April 13, 2008

Anti-Republican National Convention "Blockade" Strategy Manifesto Revealed

"Anything from a lockdown, to a pile of gathered materials, to a yoga bloc in an intersection, to a good, old-fashioned traffic jam . . . Stopping the convention won’t stop the election, but it throws a big fuckin’ wrench in the GOP’s PR machine, and they need that machine to survive"--RNC Welcoming Committee

An "explanation" from the fine moonbats at the RNC Welcoming Committee who plan to "blockade" Republican delegates in the Twin Cities:
The geography of the 2008 RNC lends itself quite readily to a blockading strategy- unlike conventions of past years, this one is being held in a city without the capacity to sustain it alone. St. Paul is not big enough. Thus, convention-related events are happening all over the Twin Cities metro area, bringing Minneapolis into the fold. And between Minneapolis and St. Paul, there are still not enough hotel rooms to house the thousands of conventioneers who’ll be descending on our cities for four days. So, delegates, media, staff and extras will be housed throughout St. Paul, Minneapolis and the surrounding suburbs, requiring that they all be transported to and from their hotels en masse (mostly on several hundred city buses contracted specifically for that purpose). Thanks to the mighty Mississippi, they’ll mostly have to be funneled across a small number of bridges, and thanks to the car culture we live in, they’ll only have a limited number of entrances to downtown St. Paul from which to choose. Few conventions have presented such clear transportation vulnerabilities, and we would be foolish to pass up the opportunities those vulnerabilities present. The 2008 RNC is begging to be blockaded.

Blockading is something that we as anarchists have put a lot of energy into over the past couple decades, meaning we have a lot of experience and technical know-how to apply to this sort of situation, and have a chance to share those skills with all kinds of folks just getting into things. It’s a strategically prudent choice to identify the skills- like blockading- that we have, and to use them where they’re most fitting. Our movement definitely suffers for being small and stretched-thin, and doing that is simply a more efficient use of our energy. This is an especially positive thing when you take into account that organizing mass mobilizations has historically been quite a drain on our radical communities. Simply put, the blockading strategy takes less from our movement by utilizing a skill we’ve already put lots of energy into developing.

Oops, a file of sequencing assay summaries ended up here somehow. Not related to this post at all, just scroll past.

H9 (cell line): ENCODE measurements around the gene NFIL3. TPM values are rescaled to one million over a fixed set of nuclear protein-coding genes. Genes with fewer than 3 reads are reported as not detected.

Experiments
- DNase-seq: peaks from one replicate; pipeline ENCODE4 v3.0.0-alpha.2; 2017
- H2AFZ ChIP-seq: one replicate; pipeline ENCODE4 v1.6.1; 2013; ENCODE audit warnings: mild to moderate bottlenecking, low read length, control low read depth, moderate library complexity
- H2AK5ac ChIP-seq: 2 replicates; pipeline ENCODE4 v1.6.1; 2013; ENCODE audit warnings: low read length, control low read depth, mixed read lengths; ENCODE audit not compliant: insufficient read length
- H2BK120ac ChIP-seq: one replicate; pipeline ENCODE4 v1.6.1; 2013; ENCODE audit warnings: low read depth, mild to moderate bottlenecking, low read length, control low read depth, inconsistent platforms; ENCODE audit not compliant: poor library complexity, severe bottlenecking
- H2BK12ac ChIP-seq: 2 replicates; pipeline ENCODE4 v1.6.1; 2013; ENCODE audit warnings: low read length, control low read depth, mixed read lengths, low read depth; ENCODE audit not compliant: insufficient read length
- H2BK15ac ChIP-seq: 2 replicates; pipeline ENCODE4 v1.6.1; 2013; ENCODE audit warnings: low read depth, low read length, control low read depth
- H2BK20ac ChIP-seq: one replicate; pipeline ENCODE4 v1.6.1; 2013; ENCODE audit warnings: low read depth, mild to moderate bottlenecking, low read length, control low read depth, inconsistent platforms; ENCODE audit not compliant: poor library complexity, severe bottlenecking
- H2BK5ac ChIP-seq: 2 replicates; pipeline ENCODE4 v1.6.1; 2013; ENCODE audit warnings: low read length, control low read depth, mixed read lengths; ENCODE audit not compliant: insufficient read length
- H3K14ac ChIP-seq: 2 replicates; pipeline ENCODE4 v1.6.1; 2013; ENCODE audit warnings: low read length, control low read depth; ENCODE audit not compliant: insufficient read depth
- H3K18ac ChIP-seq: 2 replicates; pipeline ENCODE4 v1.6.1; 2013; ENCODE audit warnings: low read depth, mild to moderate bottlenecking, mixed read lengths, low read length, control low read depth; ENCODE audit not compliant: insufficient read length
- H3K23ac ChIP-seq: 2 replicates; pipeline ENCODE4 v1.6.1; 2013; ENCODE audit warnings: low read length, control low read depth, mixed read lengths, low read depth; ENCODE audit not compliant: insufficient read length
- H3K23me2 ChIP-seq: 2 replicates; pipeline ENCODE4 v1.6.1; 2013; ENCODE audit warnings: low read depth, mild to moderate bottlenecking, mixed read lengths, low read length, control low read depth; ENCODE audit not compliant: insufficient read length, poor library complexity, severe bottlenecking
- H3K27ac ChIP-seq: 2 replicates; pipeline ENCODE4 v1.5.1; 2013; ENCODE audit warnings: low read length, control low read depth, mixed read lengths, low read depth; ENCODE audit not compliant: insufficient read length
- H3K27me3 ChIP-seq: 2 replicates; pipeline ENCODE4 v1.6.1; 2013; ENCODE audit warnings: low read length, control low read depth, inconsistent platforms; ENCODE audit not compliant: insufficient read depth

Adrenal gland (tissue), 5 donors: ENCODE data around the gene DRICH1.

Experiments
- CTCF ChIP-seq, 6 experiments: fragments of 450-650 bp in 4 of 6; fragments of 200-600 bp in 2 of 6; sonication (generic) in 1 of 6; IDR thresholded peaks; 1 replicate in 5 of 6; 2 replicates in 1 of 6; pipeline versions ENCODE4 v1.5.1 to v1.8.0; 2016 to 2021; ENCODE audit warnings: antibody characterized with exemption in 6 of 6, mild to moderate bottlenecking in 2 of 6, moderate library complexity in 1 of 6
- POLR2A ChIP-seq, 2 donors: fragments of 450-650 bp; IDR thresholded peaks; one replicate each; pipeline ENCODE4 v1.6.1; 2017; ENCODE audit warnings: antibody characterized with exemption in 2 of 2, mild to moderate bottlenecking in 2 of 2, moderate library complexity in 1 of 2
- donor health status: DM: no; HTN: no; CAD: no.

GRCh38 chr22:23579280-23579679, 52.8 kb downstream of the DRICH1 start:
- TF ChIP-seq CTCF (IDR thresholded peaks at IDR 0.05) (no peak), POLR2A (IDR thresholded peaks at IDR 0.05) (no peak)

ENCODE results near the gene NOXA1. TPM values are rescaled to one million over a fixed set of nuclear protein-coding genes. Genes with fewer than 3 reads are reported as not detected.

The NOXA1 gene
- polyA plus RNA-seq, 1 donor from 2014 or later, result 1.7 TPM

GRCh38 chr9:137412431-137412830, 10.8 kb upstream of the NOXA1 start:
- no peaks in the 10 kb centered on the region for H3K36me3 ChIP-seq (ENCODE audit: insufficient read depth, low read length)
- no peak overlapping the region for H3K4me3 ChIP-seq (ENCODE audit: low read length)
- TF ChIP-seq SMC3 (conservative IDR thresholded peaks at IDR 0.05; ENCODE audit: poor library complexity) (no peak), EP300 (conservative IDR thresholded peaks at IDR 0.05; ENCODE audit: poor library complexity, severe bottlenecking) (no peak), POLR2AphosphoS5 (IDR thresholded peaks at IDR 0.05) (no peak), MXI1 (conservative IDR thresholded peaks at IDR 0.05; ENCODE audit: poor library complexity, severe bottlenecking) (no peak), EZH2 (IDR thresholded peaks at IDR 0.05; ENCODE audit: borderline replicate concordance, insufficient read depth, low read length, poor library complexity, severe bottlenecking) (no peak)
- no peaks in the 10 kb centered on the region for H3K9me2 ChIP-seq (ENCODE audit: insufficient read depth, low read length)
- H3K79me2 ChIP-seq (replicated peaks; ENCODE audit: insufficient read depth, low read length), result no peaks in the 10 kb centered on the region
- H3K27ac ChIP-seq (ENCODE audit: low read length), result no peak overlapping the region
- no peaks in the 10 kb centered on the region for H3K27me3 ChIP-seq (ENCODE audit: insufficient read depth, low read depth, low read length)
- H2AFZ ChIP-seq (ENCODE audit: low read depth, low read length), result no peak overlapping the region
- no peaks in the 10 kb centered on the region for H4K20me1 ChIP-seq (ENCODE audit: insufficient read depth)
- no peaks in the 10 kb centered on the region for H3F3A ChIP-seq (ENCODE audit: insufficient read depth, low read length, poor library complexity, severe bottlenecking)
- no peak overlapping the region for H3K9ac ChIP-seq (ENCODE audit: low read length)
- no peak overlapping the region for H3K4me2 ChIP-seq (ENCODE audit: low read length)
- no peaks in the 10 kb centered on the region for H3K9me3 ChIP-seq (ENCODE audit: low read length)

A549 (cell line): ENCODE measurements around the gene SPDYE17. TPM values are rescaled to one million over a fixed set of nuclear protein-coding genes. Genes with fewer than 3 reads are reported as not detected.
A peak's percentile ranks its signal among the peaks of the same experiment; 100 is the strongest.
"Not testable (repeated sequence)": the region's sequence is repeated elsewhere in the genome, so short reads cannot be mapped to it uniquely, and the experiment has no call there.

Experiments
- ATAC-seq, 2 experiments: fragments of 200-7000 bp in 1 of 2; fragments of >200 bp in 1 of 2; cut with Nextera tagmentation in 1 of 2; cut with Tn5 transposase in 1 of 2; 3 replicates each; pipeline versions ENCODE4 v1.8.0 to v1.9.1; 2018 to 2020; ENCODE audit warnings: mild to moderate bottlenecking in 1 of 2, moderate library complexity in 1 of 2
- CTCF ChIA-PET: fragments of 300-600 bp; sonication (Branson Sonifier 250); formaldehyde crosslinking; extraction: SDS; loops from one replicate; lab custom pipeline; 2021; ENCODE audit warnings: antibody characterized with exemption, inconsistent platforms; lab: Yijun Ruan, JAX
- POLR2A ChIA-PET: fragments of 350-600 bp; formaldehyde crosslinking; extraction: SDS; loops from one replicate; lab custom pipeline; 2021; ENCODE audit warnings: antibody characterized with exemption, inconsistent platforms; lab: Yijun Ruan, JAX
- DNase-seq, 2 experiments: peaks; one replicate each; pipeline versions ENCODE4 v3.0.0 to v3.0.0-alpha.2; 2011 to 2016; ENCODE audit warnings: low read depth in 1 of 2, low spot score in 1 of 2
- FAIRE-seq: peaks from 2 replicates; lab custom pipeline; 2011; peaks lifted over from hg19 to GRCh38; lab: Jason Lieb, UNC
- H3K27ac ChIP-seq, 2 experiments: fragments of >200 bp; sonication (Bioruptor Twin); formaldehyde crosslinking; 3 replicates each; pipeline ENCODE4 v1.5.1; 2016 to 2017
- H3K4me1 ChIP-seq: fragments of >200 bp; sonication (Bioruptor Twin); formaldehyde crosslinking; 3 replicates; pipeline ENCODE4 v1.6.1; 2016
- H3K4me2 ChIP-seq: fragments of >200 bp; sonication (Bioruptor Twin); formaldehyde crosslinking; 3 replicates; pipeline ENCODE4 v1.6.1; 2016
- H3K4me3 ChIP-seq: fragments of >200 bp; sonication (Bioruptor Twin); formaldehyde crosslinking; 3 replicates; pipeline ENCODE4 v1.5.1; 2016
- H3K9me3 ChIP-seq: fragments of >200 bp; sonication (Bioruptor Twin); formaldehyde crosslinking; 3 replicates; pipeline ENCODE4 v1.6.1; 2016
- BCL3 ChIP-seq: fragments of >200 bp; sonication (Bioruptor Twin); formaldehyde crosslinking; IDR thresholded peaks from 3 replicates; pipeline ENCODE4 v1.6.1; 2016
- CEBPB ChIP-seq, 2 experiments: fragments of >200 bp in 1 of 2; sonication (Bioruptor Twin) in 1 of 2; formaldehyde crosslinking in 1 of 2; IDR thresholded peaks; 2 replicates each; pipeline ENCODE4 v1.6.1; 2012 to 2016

Calling for “blockades” sets a radical tone for the day without dictating the forms of resistance that people engage in. Anything from a lockdown, to a pile of gathered materials, to a yoga bloc in an intersection, to a good, old-fashioned traffic jam, helps create the desired effect, and the more diverse the actions, the less likely the cops will be prepared to deal with them all. Last summer’s G8 protest in Germany created a change in the landscape of our organizing. Dissent! and Block G8 were able to mobilize huge amounts of people because of the open and participatory manner in which it was organized. The blockading strategy provides ways for large numbers of people who would likely be excluded from other strategies to plug in, through such things as public blockades- large, effective, accessible actions that meet people closer to their comfort level and provide clear avenues of participation for folks who aren’t experienced or aren’t already a part of strong militant networks.
And simultaneously, there is ample room for small affinity groups with the capacity to plan and execute their own actions to do so. But, breaking with the recent trend in mobilization planning of calling for a “day of decentralized direct actions” and strategizing no further, the pReNC framework creates a way for all of these actions to complement each other, resulting in an output greater than the sum of its parts.

Not everyone is into blockading, and that’s cool, but a lot of other tactics- the more mobile and offensive sorts, for example- are hard to do well in a space where large numbers of cops have easy access to any sites of potential interest and there’s little else going on to hold their attention. Successful execution of the blockading strategy, however, will actually create spaces more conducive to “other tactics” than we’d otherwise see.

The most “direct” way to oppose a dog-and-pony show is just to stop it. It’s worth recognizing that the RNC is a symbolic event- we all know who the nominee is, and the convention is just a chance for his party to gather and toast themselves at our expense. Stopping the convention won’t stop the election, but it throws a big fuckin’ wrench in the GOP’s PR machine, and they need that machine to survive.
Denver doesn't have the kind of "choke points" that would enable moonbats to attempt to blockade the DNC, not that reality ever stopped them before . . .

The Recreate '68/Unconventional Action folks will, however, be targeting individual delegates on their way from the hotels to the Pepsi Center.

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